- There have, however, been attempts to expand this typographical toolkit, and include other end marks. One such example has made it into dictionaries: the interrobang (‽), created by an ad man named Martin Speckter in the spring of 1962. He realized something: many ads asked questions, but not just any questions — excited and exclamatory questions — a trend not unique to his time. (ex. Got milk?! Where’s the beef?! What’s up?! Can you hear me now?!). So he designed a mark that made it clear (visually on a page) that something is both a question and an exclamation?!
- The interrobang was a new kind of end mark. It denoted a question that expressed surprise or incredulity. This also made it useful for rhetorical questions, most of which are also incredulous. In an article he published, Speckter was already envisioning exclamatory-slash-rhetorical advertising slogans that could take advantage of the new mark, such as “What?! A Refrigerator That Makes Its Own Ice Cubes?!”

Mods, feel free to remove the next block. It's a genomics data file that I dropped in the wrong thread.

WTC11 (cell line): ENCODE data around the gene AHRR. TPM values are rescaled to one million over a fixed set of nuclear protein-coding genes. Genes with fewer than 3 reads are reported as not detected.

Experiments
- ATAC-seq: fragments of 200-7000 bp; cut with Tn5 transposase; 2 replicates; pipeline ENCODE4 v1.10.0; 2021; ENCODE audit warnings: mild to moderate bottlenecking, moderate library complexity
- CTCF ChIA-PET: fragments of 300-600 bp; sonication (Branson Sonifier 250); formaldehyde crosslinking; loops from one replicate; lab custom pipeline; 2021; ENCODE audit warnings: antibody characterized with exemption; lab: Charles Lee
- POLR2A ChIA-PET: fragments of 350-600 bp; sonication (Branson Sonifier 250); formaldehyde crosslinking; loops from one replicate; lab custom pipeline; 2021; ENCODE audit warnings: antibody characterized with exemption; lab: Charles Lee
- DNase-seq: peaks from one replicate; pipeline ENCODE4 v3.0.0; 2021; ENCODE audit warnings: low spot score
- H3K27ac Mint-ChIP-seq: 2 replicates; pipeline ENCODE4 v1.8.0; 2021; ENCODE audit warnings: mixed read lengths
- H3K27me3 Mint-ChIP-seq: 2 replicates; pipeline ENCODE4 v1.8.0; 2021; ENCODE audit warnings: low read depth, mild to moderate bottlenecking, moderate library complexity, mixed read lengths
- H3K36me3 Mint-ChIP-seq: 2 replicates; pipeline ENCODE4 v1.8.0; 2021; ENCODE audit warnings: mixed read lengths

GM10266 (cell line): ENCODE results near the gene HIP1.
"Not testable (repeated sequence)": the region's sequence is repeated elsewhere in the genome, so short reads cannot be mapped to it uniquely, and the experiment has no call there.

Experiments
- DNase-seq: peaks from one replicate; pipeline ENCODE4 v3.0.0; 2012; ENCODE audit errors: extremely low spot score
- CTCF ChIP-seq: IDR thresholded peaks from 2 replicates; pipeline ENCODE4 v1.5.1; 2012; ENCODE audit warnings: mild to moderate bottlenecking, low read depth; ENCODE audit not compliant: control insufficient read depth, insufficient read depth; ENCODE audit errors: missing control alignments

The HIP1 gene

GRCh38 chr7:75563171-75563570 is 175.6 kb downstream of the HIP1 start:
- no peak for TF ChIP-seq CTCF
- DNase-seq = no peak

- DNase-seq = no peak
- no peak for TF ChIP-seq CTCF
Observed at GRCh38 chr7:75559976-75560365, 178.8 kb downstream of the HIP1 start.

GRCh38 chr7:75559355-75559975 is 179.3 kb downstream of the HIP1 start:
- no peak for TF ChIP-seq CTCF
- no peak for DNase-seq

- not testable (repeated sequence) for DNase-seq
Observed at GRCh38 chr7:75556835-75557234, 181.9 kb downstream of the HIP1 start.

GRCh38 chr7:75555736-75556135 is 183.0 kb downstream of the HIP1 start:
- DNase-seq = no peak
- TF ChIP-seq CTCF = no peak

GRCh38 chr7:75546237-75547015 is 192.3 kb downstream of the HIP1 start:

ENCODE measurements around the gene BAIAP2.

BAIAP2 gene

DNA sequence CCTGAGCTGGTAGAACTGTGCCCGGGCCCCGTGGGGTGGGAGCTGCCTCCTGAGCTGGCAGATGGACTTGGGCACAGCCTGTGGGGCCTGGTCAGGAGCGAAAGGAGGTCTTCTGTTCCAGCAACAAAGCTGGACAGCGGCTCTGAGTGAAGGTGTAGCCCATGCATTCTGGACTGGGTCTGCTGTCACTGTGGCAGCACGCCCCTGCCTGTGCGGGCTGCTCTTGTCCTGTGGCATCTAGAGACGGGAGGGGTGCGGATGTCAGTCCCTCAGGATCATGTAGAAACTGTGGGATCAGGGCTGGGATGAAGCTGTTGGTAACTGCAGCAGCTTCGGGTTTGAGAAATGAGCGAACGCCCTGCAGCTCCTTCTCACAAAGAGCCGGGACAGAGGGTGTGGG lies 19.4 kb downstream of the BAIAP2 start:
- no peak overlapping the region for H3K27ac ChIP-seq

- Speckter laid out a few different potential ideas for what the interrobang should look like, but quickly zeroed in on a favorite. His design collapsed the question mark and the exclamation point into a single glyph. The two marks, instead of being placed back to back, were now conjoined, sharing the same dot at the bottom.
- At Speckter’s request, readers of the article also wrote in with proposals for alternate names, including “emphaquest,” “interropoint” and “exclarogative.” But he stuck with the original name — “interro” for interrogate and “bang” for the proofreader’s word for the exclamation point. (When giving dictation, people didn’t use the phrase “exclamation point.” They would just say “bang.”)